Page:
Απεικονιση του καρκινου στους μαστους (αρθρο στα αγγλικα)
A USA/NCI (National cancer institute) article Screening for breast cancer before there are symptoms can be important. Screening can help doctors find and treat cancer early. Treatment is more likely to work well when cancer is found early.
Your doctor may suggest the following screening tests for breast cancer:
- Screening mammogram
- Clinical breast exam
- Breast self-exam
You should ask your doctor about when to start and how often to check for breast cancer.
To find breast cancer early, NCI recommends that:
Women in their 40s and older should have mammograms every 1 to 2 years. A mammogram is a picture of the breast made with x-rays.
Women who are younger than 40 and have risk factors for breast cancer should ask their health care provider whether to have mammograms and how often to have them.
Mammograms can often show a breast lump before it can be felt. They also can show a cluster of tiny specks of calcium. These specks are called microcalcifications. Lumps or specks can be from cancer, precancerous cells, or other conditions. Further tests are needed to find out if abnormal cells are present.
If an abnormal area shows up on your mammogram, you may need to have more x-rays. You also may need a biopsy. A biopsy is the only way to tell for sure if cancer is present. (The “Diagnosis” section has more information on biopsy.)
Mammograms are the best tool doctors have to find breast cancer early. However, mammograms are not perfect:
A mammogram may miss some cancers. (The result is called a “false negative.”)
A mammogram may show things that turn out not to be cancer. (The result is called a “false positive.”)
Some fast-growing tumors may grow large or spread to other parts of the body before a mammogram detects them.
Mammograms (as well as dental x-rays, and other routine x-rays) use very small doses of radiation. The risk of any harm is very slight, but repeated x-rays could cause problems. The benefits nearly always outweigh the risk. You should talk with your health care provider about the need for each x-ray. You should also ask for shields to protect parts of your body that are not in the picture.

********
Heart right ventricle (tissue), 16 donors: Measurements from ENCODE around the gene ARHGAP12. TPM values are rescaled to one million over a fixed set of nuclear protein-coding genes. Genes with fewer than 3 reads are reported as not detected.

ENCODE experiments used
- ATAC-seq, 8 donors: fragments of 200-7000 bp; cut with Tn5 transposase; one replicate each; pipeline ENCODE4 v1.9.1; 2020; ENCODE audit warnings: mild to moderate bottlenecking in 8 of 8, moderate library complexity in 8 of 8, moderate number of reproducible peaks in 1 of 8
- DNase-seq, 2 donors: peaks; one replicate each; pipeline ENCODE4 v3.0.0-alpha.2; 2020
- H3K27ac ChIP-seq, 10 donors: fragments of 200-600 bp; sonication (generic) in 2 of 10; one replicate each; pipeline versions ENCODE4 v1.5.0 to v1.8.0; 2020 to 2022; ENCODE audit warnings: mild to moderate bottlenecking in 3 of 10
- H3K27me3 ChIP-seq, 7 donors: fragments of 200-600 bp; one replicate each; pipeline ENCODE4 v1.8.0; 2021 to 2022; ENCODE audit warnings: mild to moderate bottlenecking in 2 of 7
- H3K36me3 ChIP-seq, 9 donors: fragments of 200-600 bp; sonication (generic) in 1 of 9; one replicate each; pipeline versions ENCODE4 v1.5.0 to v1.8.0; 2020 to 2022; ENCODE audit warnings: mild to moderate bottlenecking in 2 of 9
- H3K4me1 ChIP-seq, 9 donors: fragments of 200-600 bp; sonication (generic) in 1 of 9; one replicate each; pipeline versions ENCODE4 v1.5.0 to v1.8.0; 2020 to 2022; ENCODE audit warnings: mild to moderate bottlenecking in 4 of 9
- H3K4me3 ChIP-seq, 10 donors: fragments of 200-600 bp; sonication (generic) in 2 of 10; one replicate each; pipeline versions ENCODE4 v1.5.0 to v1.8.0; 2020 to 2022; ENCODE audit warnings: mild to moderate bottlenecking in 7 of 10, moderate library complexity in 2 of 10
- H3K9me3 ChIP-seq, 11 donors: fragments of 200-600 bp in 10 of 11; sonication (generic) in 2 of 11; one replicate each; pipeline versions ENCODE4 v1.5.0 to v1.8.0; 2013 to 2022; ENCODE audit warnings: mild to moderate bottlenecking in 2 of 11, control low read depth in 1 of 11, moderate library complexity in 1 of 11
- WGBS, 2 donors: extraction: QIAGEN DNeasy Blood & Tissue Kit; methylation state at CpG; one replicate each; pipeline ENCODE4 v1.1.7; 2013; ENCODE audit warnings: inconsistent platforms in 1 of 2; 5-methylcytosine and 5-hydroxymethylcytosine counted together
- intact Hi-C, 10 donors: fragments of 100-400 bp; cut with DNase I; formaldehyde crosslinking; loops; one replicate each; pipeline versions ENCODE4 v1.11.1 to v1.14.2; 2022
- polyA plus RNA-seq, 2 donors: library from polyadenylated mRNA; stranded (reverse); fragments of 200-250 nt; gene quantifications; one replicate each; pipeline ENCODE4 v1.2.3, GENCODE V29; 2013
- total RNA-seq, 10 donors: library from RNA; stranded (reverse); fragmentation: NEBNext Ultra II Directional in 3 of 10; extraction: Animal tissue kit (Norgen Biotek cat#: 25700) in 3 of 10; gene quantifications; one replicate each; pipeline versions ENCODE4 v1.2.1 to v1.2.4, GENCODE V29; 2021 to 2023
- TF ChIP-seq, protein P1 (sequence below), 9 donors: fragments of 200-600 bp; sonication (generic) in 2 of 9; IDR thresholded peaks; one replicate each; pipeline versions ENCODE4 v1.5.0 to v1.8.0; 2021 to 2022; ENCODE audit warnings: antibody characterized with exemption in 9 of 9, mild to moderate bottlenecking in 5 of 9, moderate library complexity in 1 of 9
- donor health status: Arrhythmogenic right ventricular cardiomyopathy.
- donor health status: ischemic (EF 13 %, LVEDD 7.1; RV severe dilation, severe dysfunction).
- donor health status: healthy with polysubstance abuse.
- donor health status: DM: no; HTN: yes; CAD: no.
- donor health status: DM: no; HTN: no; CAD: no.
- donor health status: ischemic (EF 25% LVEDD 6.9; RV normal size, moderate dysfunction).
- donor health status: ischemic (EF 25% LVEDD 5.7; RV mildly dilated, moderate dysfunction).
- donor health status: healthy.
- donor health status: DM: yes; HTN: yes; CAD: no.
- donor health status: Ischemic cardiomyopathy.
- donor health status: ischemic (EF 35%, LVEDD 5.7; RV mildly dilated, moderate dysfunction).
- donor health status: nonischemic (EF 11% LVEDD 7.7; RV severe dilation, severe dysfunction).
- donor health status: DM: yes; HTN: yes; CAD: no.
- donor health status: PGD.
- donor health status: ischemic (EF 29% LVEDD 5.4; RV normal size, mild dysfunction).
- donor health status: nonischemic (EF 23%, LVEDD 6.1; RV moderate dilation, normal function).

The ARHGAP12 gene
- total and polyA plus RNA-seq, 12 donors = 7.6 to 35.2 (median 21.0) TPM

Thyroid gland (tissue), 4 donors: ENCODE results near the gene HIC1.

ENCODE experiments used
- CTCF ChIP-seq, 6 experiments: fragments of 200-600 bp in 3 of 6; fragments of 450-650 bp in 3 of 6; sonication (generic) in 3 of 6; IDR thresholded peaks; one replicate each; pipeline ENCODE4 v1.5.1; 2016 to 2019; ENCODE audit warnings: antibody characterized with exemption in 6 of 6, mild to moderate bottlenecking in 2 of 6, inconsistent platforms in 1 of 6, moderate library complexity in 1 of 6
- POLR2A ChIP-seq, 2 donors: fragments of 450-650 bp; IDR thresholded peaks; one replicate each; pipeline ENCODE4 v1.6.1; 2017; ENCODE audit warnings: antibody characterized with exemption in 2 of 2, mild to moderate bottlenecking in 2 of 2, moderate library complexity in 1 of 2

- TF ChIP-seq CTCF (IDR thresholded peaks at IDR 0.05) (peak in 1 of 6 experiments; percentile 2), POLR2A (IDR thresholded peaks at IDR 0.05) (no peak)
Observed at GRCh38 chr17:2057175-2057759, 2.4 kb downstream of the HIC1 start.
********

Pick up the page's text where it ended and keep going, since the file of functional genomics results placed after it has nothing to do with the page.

Clinical Breast Exam
During a clinical breast exam, your health care provider checks your breasts. You may be asked to raise your arms over your head, let them hang by your sides, or press your hands against your hips.
Your health care provider looks for differences in size or shape between your breasts. The skin of your breasts is checked for a rash, dimpling, or other abnormal signs. Your nipples may be squeezed to check for fluid.
Using the pads of the fingers to feel for lumps, your health care provider checks your entire breast, underarm, and collarbone area. A lump is generally the size of a pea before anyone can feel it. The exam is done on one side, then the other. Your health care provider checks the lymph nodes near the breast to see if they are enlarged.
A thorough clinical breast exam may take about 10 minutes.
You may perform monthly breast self-exams to check for any changes in your breasts. It is important to remember that changes can occur because of aging, your menstrual cycle, pregnancy, menopause, or taking birth control pills or other hormones. It is normal for breasts to feel a little lumpy and uneven. Also, it is common for your breasts to be swollen and tender right before or during your menstrual period.
You should contact your health care provider if you notice any unusual changes in your breasts.
Breast self-exams cannot replace regular screening mammograms and clinical breast exams. Studies have not shown that breast self-exams alone reduce the number of deaths from breast cancer.
You may want to ask the doctor the following questions about screening:
Which tests do you recommend for me? Why?
Do the tests hurt? Are there any risks?
How much do mammograms cost? Will my health insurance pay for them?
How soon after the mammogram will I learn the results?
If the results show a problem, how will you learn if I have cancer?